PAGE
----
The Supreme Court of the United States in Gertz v. Welch, Inc., 418 U.S. 323, 94 S. Ct. 2997, 41 L. Ed. 2d 789, opinion decided June 25, 1974, has recently stated that,"It is therefore appropriate to require that state remedies for defamatory falsehood reach no farther than is necessary to protect the legitimate interest involved. It is necessary to restrict defamation plaintiffs who do not prove knowledge of falsity or reckless disregard for the truth to compensation for actual injury. We need not define `actual injury,' as trial courts have wide experience in framing appropriate jury instructions in tort action. Suffice it to say that actual injury is not limited to out-of-pocket loss. Indeed, the more customary types of actual harm inflicted by defamatory falsehood include impairment of reputation and standing in the community, personal humiliation, and mental anguish and suffering. Of course, juries must be limited by appropriate instructions, and all awards must be supported by competent evidence concerning the injury, although there need be no evidence which assigns an actual dollar value to the injury."
Sub judice, the trial judge properly instructed the jury that if libel is proven by the greater weight of the evidence which caused actual damages to the plaintiff, they should award plaintiff an amount of money that will fairly and adequately compensate her for such damages, and instructed that "It is only damages which are a direct and natural result of the alleged libel which may be recovered. If you find the plaintiff is entitled to recover damages, you may consider any shame, mortification, mental anguish, or hurt feelings experienced in the past or to be experienced in the future, if any, which you find from the evidence. There is no exact standard for fixing the compensation to be awarded on account of such damages. Any such award should be fair and just in light of the evidence." (emphasis supplied) The jury heard the testimony and considered the evidence before it and the factors enumerated in the instruction of the trial judge which are the same as those set out by the Supreme Court of the United States in Gertz, supra, and upon the evidence decided that a just and fair award for the damages suffered by petitioner would be $100,000. This award is supported by competent evidence concerning the injury. As *177 aforestated, the Supreme Court of the United States in Gertz, supra, recognized that there need be no evidence which assigns an actual dollar value to the injury.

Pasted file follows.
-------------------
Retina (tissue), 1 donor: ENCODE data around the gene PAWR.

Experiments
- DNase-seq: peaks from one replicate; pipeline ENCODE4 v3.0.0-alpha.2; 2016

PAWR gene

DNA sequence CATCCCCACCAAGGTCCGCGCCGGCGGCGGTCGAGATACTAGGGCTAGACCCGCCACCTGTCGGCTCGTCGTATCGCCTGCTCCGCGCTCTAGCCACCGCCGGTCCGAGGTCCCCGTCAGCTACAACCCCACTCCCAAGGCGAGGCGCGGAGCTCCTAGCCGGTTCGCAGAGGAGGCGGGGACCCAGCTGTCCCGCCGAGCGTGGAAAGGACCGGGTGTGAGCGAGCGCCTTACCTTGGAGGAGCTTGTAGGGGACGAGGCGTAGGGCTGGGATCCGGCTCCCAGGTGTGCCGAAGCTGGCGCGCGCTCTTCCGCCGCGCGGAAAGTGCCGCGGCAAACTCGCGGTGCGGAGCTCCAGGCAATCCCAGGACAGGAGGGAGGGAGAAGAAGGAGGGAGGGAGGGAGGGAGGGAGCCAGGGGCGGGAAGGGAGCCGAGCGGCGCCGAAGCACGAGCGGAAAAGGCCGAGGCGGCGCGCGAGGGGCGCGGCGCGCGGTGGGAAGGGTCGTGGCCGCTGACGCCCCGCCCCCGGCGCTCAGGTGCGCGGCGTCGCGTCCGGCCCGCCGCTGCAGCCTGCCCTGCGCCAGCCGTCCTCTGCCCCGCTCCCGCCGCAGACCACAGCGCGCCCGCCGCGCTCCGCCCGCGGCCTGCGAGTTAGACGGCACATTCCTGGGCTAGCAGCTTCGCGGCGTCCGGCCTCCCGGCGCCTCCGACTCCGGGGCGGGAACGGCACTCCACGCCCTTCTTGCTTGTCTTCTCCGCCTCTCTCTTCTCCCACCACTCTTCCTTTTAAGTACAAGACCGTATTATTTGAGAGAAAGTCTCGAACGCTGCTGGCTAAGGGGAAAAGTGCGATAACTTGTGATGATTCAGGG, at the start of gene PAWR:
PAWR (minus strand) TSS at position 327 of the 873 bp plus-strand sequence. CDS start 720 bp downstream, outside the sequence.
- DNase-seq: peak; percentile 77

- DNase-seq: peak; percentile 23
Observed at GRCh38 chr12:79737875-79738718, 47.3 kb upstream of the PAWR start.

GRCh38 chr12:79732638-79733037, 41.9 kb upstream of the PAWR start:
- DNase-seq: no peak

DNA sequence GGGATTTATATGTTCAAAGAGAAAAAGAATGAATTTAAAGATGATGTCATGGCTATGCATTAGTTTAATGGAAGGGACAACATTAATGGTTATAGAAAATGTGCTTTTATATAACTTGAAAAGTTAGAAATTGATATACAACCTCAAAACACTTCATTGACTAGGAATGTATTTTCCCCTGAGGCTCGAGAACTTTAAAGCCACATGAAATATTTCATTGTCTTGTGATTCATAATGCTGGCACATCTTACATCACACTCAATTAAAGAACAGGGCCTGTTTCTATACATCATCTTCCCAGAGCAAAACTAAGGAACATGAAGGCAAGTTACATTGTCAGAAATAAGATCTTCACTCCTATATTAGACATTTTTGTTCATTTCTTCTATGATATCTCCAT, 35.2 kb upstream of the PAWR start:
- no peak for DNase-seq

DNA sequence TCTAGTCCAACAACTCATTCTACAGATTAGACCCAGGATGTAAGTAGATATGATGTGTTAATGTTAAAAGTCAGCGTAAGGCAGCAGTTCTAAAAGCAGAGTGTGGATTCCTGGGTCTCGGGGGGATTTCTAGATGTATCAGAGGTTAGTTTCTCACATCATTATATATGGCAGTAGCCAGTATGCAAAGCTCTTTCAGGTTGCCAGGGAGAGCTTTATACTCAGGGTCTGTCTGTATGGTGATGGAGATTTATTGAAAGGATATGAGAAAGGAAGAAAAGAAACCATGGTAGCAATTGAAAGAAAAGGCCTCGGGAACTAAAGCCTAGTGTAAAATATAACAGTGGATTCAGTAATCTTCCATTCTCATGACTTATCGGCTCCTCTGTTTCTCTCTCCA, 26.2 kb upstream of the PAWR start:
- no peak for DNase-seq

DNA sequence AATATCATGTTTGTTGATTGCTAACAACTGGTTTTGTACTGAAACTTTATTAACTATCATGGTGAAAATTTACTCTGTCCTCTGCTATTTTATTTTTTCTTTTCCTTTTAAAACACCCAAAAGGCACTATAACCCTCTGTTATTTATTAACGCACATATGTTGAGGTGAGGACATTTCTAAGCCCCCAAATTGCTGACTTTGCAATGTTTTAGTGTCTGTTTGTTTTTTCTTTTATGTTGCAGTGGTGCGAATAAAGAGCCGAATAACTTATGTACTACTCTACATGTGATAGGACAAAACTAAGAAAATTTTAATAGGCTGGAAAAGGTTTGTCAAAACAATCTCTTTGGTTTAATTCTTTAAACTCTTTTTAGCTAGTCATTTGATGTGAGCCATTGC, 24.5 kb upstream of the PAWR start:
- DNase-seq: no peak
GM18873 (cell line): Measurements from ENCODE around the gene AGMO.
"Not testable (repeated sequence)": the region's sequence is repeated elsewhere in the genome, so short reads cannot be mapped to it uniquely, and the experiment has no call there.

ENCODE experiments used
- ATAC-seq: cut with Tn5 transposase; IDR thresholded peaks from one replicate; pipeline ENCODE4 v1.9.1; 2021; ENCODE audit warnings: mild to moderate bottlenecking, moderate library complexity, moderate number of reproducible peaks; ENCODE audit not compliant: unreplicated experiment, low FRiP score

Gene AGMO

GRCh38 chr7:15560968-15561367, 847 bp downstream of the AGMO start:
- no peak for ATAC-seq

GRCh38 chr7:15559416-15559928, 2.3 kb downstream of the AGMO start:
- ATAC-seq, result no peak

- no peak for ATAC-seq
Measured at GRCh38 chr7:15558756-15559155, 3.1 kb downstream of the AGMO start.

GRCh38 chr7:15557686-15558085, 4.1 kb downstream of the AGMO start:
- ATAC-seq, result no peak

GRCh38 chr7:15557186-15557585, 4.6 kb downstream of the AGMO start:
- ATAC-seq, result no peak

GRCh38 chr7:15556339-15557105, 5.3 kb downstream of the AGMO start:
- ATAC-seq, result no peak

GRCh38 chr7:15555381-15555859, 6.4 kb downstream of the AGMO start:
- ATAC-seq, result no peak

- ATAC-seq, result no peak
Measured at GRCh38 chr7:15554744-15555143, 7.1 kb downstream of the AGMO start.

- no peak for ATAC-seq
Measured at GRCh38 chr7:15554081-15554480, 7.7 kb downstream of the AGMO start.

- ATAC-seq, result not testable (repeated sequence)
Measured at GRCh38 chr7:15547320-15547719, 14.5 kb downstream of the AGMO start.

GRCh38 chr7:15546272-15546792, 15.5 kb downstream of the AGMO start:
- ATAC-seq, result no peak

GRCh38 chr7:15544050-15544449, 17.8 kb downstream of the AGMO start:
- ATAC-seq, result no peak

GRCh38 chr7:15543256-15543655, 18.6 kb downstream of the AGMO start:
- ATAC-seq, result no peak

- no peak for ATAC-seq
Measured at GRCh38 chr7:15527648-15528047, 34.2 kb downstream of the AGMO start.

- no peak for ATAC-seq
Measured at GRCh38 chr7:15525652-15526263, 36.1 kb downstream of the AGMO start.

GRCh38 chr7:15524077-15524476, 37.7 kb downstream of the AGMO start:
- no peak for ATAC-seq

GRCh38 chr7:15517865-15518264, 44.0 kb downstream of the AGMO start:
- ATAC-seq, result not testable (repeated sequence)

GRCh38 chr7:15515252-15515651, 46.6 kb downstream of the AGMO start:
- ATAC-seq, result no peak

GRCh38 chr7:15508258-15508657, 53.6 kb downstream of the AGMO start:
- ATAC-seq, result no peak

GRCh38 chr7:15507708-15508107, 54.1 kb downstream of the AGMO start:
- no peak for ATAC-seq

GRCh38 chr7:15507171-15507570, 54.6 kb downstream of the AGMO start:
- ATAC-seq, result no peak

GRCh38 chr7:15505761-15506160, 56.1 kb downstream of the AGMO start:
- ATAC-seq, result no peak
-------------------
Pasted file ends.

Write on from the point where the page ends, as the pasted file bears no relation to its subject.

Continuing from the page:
We must also emphasize that the trial court specifically instructed the jury that,"I instruct you that there can be no recovery in this case if you find from the greater weight of the evidence that the article as published had no different effect than the divorce judgment in the case of Firestone v. Firestone, Case No. 64 C 2790C. McCormick v. Miami Herald Publishing Co., 139 So. 2d 197 (2nd DCA 1962)."
Therefore, to reach a verdict for petitioner, the jury must necessarily have determined that the article did have a different effect than the reading of the divorce judgment by the public. In McCormick v. Miami Herald Publishing Company, 139 So. 2d 197 (Fla.App.2, 1962), the court stated that a workable test is whether the libel as published would have a different effect on the mind of the reader from that which the pleaded truth would have produced. See also, Hammond v. The Times Publishing Co., 162 So. 2d 681 (Fla.App.2, 1964). Evidently, the jury determined sub judice that the article in question would have a different effect.
In Firestone v. Time, Inc., 271 So. 2d 745 (Fla. 1972), relative to the statement herein involved, this Court explained:"If not constitutionally protected, and again assuming a defamatory falsehood, then the publication herein renders respondent amenable under the Florida common law on the subject, to-wit: that a published defamatory falsehood which is libelous per se, unless otherwise privileged, is actionable absolutely and no malice need be shown truth being the only defense."